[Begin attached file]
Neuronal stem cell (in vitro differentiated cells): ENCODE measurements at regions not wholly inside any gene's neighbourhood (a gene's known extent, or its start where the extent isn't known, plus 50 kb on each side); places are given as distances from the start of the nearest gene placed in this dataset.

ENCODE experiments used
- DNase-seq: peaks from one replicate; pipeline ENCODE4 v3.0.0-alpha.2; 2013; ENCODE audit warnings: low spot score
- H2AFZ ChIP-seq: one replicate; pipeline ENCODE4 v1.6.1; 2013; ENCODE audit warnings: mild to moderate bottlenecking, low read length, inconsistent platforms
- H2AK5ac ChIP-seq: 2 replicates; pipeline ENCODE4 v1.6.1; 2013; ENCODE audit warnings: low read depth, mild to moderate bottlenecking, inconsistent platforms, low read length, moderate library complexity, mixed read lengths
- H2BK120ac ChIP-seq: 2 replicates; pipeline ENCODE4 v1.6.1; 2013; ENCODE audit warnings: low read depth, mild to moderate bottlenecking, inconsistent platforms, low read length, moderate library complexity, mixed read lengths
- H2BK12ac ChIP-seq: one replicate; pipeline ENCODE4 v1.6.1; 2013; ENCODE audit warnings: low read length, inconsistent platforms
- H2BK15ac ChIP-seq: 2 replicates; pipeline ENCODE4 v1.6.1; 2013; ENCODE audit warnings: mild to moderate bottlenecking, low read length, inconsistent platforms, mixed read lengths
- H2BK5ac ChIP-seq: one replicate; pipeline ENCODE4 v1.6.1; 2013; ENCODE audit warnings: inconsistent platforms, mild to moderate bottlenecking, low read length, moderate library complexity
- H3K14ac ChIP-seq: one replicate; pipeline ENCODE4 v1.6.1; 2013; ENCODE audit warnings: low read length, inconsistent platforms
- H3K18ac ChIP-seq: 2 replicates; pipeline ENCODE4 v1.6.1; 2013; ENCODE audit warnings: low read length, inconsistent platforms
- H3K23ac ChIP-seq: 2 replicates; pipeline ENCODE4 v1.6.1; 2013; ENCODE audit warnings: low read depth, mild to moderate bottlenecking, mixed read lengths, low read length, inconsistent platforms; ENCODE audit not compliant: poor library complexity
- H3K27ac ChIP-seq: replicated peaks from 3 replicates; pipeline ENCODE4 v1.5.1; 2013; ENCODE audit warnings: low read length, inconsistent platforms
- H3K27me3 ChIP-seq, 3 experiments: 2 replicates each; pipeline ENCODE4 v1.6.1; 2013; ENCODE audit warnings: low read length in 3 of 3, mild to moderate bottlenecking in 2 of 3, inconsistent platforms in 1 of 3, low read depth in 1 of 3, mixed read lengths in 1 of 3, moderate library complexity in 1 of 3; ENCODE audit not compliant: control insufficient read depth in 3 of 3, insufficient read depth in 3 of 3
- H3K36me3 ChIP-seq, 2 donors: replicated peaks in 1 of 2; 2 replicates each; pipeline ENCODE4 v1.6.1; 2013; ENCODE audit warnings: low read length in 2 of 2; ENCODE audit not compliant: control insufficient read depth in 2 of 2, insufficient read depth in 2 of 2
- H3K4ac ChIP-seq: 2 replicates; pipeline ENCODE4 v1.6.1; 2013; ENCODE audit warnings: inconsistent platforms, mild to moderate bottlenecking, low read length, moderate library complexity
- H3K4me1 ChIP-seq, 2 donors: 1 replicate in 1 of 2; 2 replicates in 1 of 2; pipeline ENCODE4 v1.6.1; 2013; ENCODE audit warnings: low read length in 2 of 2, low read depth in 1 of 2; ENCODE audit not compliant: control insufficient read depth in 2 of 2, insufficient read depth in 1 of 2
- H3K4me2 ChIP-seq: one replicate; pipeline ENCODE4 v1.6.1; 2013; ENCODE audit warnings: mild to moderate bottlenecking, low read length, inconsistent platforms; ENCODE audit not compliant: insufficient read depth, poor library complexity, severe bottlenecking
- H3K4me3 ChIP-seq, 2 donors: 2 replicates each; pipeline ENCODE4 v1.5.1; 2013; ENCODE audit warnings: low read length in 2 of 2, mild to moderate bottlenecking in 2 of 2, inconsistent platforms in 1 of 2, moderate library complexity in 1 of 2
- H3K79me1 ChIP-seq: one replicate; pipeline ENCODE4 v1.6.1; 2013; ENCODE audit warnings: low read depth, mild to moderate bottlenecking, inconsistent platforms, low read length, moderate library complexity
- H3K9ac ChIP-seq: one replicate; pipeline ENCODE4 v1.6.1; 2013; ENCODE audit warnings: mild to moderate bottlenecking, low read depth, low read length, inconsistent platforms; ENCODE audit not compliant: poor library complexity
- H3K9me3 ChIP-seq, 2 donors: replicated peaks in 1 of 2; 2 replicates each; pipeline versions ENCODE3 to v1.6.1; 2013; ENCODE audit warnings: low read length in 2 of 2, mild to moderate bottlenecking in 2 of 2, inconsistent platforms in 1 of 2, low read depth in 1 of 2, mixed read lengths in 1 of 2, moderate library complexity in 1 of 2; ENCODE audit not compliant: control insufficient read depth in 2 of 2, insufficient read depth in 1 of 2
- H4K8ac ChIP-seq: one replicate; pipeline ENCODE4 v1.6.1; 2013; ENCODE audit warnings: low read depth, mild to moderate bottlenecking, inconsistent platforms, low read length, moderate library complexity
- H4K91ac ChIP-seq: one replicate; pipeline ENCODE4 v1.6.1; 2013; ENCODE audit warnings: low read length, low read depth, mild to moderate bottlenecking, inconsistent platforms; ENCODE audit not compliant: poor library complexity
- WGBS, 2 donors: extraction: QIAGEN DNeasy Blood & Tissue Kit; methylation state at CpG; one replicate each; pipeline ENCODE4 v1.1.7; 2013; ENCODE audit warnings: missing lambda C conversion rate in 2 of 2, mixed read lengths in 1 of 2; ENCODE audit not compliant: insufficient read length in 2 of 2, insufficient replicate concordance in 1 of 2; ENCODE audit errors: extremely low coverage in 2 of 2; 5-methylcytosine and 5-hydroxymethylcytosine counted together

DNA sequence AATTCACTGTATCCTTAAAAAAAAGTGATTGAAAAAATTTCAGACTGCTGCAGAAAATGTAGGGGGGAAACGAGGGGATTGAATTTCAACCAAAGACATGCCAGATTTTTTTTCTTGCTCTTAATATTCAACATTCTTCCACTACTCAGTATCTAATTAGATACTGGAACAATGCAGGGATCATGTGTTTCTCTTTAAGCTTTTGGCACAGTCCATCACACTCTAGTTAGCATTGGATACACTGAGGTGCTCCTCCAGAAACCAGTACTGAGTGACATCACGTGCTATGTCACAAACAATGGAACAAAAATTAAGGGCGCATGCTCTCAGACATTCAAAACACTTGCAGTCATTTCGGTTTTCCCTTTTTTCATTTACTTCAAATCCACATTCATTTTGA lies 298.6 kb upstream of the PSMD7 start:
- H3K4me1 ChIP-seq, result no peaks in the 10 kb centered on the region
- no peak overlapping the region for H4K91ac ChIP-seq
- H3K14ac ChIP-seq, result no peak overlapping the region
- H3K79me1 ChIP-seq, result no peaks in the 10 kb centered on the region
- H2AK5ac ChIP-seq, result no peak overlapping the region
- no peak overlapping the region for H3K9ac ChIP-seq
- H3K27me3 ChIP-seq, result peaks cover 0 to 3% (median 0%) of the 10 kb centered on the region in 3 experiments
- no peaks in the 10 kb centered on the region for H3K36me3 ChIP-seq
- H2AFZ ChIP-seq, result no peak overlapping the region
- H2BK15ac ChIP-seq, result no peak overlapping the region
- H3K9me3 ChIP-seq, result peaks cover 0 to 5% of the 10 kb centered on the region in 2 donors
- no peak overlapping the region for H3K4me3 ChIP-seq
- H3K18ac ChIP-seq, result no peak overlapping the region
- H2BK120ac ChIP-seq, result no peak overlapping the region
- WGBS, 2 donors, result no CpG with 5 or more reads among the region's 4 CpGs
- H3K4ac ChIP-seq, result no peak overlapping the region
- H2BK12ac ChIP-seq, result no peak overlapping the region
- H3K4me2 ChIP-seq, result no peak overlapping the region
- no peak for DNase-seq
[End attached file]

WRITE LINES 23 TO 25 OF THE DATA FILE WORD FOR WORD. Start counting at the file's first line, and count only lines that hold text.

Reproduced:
- H4K8ac ChIP-seq: one replicate; pipeline ENCODE4 v1.6.1; 2013; ENCODE audit warnings: low read depth, mild to moderate bottlenecking, inconsistent platforms, low read length, moderate library complexity
- H4K91ac ChIP-seq: one replicate; pipeline ENCODE4 v1.6.1; 2013; ENCODE audit warnings: low read length, low read depth, mild to moderate bottlenecking, inconsistent platforms; ENCODE audit not compliant: poor library complexity
- WGBS, 2 donors: extraction: QIAGEN DNeasy Blood & Tissue Kit; methylation state at CpG; one replicate each; pipeline ENCODE4 v1.1.7; 2013; ENCODE audit warnings: missing lambda C conversion rate in 2 of 2, mixed read lengths in 1 of 2; ENCODE audit not compliant: insufficient read length in 2 of 2, insufficient replicate concordance in 1 of 2; ENCODE audit errors: extremely low coverage in 2 of 2; 5-methylcytosine and 5-hydroxymethylcytosine counted together